71. Schmitt N, Liu Y, Bentebibel SE, Munagala I, Bourdery L, Venuprasad K, et al. The cytokine TGF-β co-opts signaling via STAT3-STAT4 to promote the differentiation of human TFH cells. Nat Immunol (2014) 15:856–65. doi:10.1038/ni.2947

PubMed Abstract | CrossRef Full Text | Google Scholar

72. Yamamoto T, Matsuda T, Muraguchi A, Miyazono K, Kawabata M. Cross-talk between IL-6 and TGF-beta signaling in hepatoma cells. FEBS Lett (2001) 492:247–53. doi:10.1016/S0014-5793(01)02258-X

PubMed Abstract | CrossRef Full Text | Google Scholar

73. Nakashima K, Yanagisawa M, Arakawa H, Kimura N, Hisatsune T, Kawabata M, et al. Synergistic signaling in fetal brain by STAT3-Smad1 complex bridged by p300. Science (1999) 284:479–82. doi:10.1126/science.284.5413.479

PubMed Abstract | CrossRef Full Text | Google Scholar

74. Yoon JH, Sudo K, Kuroda M, Kato M, Lee IK, Han JS, et al. Phosphorylation status determines the opposing functions of Smad2/Smad3 as STAT3 cofactors in TH17 differentiation. Nat Commun (2015) 6:7600. doi:10.1038/ncomms8600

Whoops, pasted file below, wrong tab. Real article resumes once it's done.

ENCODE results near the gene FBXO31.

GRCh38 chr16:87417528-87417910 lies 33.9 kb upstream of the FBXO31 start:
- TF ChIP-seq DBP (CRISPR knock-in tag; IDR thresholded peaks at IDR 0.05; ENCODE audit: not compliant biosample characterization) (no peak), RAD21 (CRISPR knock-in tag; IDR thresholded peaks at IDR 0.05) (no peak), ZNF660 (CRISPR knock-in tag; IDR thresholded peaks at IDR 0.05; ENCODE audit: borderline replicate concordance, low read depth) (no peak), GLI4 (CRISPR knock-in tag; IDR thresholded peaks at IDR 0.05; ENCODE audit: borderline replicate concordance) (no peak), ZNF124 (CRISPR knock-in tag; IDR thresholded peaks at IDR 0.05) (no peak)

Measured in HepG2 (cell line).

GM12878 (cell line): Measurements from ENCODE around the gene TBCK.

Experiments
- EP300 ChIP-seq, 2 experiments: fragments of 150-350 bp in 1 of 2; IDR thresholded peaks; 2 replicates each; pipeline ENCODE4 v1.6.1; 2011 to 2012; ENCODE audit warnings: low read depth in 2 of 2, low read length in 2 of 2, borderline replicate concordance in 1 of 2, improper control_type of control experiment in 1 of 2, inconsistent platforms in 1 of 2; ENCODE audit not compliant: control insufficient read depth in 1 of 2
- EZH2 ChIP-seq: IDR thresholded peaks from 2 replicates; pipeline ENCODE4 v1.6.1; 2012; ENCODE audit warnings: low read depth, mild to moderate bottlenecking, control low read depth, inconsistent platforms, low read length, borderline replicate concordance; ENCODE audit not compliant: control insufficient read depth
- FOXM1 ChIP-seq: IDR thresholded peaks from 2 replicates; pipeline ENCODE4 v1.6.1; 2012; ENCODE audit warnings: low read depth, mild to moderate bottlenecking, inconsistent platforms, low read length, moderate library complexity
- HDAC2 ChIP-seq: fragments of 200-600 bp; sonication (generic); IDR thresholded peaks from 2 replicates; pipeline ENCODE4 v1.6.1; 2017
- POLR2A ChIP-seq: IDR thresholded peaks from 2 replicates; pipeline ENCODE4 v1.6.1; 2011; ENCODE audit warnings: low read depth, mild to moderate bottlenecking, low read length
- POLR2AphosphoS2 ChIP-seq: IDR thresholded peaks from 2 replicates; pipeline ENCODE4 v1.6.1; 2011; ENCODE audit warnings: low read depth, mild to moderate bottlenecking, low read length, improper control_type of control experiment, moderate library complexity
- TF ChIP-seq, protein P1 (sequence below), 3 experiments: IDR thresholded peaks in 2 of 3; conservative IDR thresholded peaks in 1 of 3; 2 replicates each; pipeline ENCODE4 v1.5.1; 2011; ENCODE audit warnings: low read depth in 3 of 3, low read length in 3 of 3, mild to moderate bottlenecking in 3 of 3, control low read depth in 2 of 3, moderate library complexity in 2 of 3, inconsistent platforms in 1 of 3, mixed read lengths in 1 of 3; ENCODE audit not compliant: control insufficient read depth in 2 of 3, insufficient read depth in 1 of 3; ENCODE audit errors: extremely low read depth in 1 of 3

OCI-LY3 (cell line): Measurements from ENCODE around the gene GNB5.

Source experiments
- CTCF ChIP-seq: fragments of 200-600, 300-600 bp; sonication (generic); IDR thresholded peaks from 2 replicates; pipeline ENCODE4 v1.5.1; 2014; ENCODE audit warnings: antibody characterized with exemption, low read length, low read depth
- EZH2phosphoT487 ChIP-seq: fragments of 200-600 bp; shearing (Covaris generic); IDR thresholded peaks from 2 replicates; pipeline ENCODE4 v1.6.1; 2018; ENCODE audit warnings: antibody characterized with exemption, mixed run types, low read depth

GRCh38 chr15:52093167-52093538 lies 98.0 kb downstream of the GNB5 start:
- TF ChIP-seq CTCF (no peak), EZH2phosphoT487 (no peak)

PubMed Abstract | CrossRef Full Text | Google Scholar

75. Benhamron S, Pattanayak SP, Berger M, Tirosh B. mTOR activation promotes plasma cell differentiation and bypasses XBP-1 for immunoglobulin secretion. Mol Cell Biol (2015) 35:153–66. doi:10.1128/MCB.01187-14

PubMed Abstract | CrossRef Full Text | Google Scholar

76. Lightfoot YL, Blanco LP, Kaplan MJ. Metabolic abnormalities and oxidative stress in lupus. Curr Opin Rheumatol (2017) 29:442–9. doi:10.1097/BOR.0000000000000413

PubMed Abstract | CrossRef Full Text | Google Scholar

77. David CJ, Massagué J. Contextual determinants of TGFβ action in development, immunity and cancer. Nat Rev Mol Cell Biol (2018). doi:10.1038/s41580-018-0018-x

CrossRef Full Text | Google Scholar